It’s hard to forget the images of the Deepwater Horizon offshore drilling rig, engulfed in flames following the April 20, 2010, explosion that killed 11 workers and poured more than 200 million gallons of oil into the Gulf of Mexico.
Those images are further memorialized in the 2016 movie Deepwater Horizon, featuring an all-star cast that included Mark Wahlberg, Kurt Russell and John Malkovich. According to Joel Haight, Ph.D., P.E., CSP, CIH, while the movie certainly dramatizes the events and does not claim to be 100 percent factual, it presents realistic situations to which all safety professionals can relate.
“Scenes in the movie portray situations in which a safety professional could make positive contributions to operational and financial decisions that are made,” he says.
For many viewers, the movie provides their first upfront look at life on an oil rig and the many hazards workers encounter in this rugged environment.
“The hazards of flammable and toxic materials in a high-pressure system are the most obvious hazards in a drilling operation,” explains Haight, an associate professor of industrial engineering in the Swanson School of Engineering at the University of Pittsburgh. Being on an offshore platform heightens these risks simply because there’s nowhere else to go if something goes wrong.
“An orderly evacuation in life boats is always the plan, but as we see in the movie, an orderly evacuation for everyone may not always be possible,” he says.
Hollywood loves a villain, and this movie is no exception. The movie portrays BP executive Donald Vidrine as the chief culprit in pushing operations to continue, despite significant warning signs of an impending disaster. It’s likely that financial considerations influenced his actions, given that the well was nearly six weeks behind schedule and reportedly costing BP $1 million per day.
“Those factors could quite possibly change one’s risk tolerance,” Haight says. But the fateful decisions made that day on the rig weren’t the only poor ones.
“Other decisions made it possible for 10 percent of the rig’s equipment to be in need of repair,” Haight observes. “Those decisions and resource commitments would have been made by others, including those at higher levels.”
It’s also likely that no one on board had the engineering expertise to challenge decisions as they were being made.
“This is where safety professionals could play a huge role,” Haight says. “Too often, safety people will talk about risk assessment in general but are often not prepared to talk about the technical or cost sides of the situation in question.”
By learning the technical details of the operation, Haight believes OSH professionals can be equal contributors in the decision-making process.
“Safety professionals who can hold up the risk assessment side of the discussion while fully understanding the technical and financial sides of the argument would do a better job of helping to maintain the safety and production balance to ensure a tolerable risk level,” he explains.
The movie provides several other examples of situations in which safety professionals can influence actions taken and decisions made.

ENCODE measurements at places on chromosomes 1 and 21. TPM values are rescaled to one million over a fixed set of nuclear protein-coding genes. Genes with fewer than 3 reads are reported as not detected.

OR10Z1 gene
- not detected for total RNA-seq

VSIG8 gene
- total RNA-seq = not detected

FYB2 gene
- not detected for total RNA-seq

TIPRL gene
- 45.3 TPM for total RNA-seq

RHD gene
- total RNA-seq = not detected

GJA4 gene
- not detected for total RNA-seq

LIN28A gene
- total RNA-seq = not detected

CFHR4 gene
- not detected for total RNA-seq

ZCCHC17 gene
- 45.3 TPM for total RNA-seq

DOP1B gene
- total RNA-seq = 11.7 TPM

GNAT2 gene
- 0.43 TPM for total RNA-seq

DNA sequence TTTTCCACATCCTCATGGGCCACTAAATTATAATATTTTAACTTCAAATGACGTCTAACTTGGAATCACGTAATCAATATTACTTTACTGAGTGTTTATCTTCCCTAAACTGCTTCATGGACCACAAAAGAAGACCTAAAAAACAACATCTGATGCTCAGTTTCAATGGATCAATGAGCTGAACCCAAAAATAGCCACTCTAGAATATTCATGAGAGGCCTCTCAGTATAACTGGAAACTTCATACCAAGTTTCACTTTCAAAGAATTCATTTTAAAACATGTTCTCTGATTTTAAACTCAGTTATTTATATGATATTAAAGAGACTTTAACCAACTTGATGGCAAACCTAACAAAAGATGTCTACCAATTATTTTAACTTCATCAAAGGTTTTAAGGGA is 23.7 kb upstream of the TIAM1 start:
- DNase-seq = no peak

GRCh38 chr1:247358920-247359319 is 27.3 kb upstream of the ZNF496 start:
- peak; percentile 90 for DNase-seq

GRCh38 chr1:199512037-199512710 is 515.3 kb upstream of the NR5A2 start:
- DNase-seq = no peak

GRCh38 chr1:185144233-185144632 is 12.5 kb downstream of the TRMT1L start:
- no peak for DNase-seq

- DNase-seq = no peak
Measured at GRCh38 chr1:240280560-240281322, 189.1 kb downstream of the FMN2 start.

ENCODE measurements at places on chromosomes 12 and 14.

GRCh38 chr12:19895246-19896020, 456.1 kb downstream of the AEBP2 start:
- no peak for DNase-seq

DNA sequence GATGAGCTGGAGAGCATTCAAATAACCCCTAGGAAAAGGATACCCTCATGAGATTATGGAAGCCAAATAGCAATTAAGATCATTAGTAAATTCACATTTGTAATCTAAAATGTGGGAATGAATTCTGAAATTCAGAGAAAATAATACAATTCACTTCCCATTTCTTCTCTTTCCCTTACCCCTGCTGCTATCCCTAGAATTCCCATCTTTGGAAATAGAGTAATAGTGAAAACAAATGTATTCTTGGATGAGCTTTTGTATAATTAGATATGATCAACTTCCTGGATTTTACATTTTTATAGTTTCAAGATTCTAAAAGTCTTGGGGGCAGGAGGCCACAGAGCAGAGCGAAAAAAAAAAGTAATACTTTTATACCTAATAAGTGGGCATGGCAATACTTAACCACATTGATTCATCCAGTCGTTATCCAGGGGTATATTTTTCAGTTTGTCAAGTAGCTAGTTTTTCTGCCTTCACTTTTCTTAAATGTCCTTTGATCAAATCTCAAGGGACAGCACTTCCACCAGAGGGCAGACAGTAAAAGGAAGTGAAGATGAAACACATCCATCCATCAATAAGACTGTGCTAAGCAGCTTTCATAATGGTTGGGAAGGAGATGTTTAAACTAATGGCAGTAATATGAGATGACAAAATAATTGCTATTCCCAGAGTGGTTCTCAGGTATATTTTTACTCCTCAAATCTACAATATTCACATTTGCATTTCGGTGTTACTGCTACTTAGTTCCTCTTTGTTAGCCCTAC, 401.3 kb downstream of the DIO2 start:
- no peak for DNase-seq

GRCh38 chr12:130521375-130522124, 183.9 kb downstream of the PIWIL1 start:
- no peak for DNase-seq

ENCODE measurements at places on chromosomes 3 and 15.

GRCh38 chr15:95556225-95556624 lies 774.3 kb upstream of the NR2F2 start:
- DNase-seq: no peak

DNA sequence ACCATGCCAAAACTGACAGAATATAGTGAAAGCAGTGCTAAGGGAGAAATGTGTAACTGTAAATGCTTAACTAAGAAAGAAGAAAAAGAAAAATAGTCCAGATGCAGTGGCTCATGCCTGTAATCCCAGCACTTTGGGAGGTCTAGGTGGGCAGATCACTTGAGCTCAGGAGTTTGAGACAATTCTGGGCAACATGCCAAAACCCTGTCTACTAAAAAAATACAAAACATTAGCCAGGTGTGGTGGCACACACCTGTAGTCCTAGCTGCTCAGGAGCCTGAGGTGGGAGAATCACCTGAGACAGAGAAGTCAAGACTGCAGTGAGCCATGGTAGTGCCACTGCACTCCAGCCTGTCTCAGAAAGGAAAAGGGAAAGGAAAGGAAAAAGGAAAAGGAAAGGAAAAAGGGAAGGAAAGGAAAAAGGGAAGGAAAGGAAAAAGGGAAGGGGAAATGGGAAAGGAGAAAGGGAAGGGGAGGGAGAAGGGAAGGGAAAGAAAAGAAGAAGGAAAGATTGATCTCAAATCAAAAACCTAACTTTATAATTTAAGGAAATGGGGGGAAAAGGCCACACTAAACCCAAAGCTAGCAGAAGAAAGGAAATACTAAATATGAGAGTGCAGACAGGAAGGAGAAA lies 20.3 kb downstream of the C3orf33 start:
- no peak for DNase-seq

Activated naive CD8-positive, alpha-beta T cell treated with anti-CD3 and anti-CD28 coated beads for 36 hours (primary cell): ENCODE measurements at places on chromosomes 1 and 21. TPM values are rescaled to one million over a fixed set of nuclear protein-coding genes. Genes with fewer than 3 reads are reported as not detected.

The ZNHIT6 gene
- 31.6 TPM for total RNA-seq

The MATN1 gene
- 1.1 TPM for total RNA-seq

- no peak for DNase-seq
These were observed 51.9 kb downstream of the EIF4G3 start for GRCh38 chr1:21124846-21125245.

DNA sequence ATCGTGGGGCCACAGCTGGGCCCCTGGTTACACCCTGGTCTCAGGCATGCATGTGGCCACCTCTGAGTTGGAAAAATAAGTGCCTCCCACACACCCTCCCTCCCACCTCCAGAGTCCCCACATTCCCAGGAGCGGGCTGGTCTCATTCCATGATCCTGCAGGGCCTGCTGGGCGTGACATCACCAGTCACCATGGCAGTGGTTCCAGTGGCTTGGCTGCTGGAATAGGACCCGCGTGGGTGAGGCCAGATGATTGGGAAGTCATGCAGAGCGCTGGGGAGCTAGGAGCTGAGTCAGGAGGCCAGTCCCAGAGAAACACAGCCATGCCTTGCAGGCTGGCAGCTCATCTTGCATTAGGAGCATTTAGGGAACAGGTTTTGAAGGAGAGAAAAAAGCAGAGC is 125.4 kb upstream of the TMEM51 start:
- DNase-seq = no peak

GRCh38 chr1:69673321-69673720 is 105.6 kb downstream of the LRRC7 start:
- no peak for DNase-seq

“As noted, 10 percent of the rig’s mission-critical equipment was in disrepair and contributed to the explosion. Safety professionals should be in that discussion, explaining what probability of failure means, especially as it relates to protective systems and how it affects overall risk to the platform,” Haight explains. They could also share the merits of predictive maintenance and failure rate reductions and their positive impact on the overall risk of loss of containment.
The best way to be part of such discussions, Haight says, is to know the technical engineering and production details of the situation and to understand what drives the business.
“Until safety professionals learn the business, earn the respect of their colleagues and improve their technical understanding of the business as well as the risk, they won’t be invited to the table as an equal partner in decision-making around engineering, production, maintenance, cost or risk,” he says.
Ultimately, risk can’t be zero and neither can the profit margin, so organizations must strive for a workable balance. That’s most possible when representatives from operations, scheduling, safety/risk and other key units are involved in every meeting, discussion and decision.
“Safety professionals often express concern over not being invited to those types of discussions,” Haight says. “We have to earn the respect of our colleagues by contributing to all decisions in a way that maintains the balance between risk and profit.”
During Safety 2018 Session S515, “Critical Analysis of the Deepwater Horizon Movie From a Safety Professional Perspective,” Haight will offer more insights about how OSH professionals can make positive contributions to the operational and financial decisions that are made each day.
Joel Haight, Ph.D., P.E., CSP, CIH, is an associate professor of industrial engineering in the Swanson School of Engineering at the University of Pittsburgh where he teaches and conducts research in the areas of productivity, human factors engineering and safety engineering. Prior to that, he was chief of the Human Factors Branch at NIOSH's Office of Mine Safety and Health Research. Haight is a professional member of ASSE and editor of the ASSE publication The Safety Professionals Handbook.